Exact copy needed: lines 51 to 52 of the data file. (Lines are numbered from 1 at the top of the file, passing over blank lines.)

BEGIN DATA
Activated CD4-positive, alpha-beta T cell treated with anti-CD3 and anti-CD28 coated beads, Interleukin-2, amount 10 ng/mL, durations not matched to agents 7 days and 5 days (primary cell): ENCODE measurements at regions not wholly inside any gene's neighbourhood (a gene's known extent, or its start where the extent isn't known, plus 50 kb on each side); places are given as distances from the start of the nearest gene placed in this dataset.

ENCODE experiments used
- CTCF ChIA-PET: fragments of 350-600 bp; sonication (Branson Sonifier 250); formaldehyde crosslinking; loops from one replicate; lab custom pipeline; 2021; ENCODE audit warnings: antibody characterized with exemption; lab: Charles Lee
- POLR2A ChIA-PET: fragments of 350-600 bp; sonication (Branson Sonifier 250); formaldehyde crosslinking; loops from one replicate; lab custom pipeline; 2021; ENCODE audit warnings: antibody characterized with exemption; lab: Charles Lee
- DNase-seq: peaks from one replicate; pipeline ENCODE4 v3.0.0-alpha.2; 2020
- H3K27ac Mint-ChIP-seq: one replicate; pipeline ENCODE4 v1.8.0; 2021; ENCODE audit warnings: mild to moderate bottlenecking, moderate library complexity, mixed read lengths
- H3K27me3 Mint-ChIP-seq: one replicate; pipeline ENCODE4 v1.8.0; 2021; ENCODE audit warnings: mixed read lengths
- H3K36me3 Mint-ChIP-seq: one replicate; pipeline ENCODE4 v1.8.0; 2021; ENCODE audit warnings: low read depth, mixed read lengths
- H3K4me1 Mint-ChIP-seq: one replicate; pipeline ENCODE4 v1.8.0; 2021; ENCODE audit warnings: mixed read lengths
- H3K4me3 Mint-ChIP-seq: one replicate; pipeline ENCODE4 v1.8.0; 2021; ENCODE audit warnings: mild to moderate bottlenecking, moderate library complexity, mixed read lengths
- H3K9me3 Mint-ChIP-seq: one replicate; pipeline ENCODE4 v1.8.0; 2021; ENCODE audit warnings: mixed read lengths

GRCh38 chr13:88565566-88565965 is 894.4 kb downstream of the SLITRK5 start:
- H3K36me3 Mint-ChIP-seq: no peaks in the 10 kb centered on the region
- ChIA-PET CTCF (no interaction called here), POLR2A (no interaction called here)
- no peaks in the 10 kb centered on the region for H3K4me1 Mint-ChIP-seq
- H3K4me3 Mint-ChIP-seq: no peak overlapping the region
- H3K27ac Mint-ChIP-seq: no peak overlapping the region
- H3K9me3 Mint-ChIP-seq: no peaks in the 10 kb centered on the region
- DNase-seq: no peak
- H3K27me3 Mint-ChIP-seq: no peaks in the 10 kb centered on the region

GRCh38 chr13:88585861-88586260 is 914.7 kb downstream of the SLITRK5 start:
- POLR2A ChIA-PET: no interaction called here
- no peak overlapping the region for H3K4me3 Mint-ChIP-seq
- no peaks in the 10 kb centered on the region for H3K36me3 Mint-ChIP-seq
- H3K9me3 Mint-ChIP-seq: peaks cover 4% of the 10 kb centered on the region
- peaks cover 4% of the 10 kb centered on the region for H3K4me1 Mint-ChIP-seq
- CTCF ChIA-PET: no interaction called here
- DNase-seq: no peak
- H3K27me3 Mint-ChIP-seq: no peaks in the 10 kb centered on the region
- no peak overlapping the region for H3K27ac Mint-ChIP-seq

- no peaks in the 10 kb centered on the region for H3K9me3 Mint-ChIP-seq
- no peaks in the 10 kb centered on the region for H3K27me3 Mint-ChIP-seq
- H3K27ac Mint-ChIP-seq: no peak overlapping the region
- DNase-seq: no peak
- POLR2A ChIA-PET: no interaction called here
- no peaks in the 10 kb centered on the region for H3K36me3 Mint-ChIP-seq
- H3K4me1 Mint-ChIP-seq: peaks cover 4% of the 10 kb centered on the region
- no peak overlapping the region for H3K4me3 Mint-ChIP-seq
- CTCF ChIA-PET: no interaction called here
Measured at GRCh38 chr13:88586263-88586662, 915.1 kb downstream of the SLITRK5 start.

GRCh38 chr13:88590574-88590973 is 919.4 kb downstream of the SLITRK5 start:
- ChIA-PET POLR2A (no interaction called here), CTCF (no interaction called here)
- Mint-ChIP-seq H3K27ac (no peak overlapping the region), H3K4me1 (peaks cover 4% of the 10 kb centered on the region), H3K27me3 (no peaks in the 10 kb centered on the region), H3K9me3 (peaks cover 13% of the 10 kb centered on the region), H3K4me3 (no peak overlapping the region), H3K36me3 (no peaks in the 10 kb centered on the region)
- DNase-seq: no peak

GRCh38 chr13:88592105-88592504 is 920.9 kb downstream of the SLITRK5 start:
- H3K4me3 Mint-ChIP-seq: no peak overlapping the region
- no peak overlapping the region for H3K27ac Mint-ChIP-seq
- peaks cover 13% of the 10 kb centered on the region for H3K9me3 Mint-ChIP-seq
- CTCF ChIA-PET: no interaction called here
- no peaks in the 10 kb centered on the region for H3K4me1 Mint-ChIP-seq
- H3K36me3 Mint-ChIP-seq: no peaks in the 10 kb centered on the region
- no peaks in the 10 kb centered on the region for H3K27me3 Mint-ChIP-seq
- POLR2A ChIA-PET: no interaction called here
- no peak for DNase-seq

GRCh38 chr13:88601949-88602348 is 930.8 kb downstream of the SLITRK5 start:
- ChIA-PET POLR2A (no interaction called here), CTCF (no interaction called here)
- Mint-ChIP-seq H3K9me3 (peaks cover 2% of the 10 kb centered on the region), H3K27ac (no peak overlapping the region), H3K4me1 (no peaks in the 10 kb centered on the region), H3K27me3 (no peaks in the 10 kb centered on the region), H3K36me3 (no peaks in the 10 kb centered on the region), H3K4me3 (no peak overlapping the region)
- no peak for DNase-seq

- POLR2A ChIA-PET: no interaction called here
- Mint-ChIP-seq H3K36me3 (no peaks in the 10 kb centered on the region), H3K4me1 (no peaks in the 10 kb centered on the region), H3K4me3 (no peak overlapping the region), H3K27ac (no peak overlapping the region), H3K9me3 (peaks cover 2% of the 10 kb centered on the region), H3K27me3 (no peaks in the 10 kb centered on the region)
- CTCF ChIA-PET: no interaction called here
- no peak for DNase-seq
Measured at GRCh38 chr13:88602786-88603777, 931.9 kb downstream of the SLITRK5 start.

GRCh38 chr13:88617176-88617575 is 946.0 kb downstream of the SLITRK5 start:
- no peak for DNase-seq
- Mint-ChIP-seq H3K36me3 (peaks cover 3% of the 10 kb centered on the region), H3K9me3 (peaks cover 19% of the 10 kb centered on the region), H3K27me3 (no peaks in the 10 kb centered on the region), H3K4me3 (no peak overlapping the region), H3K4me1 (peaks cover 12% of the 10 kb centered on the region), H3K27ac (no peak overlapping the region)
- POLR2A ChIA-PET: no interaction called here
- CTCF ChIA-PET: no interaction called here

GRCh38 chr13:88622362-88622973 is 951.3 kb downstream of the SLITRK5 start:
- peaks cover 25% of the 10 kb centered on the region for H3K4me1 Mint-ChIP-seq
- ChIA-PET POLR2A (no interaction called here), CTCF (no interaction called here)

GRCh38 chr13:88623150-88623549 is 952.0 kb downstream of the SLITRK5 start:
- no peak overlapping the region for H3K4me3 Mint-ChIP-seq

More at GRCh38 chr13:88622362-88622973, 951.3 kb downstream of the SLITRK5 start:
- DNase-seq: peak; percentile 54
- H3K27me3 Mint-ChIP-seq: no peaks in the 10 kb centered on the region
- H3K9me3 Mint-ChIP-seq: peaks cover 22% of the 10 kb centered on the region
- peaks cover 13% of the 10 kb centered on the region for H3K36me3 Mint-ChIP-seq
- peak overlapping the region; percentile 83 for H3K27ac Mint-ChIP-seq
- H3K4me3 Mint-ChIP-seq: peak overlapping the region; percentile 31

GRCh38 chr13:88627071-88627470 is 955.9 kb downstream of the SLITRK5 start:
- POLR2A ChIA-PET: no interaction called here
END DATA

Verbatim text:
- H3K36me3 Mint-ChIP-seq: no peaks in the 10 kb centered on the region
- no peaks in the 10 kb centered on the region for H3K27me3 Mint-ChIP-seq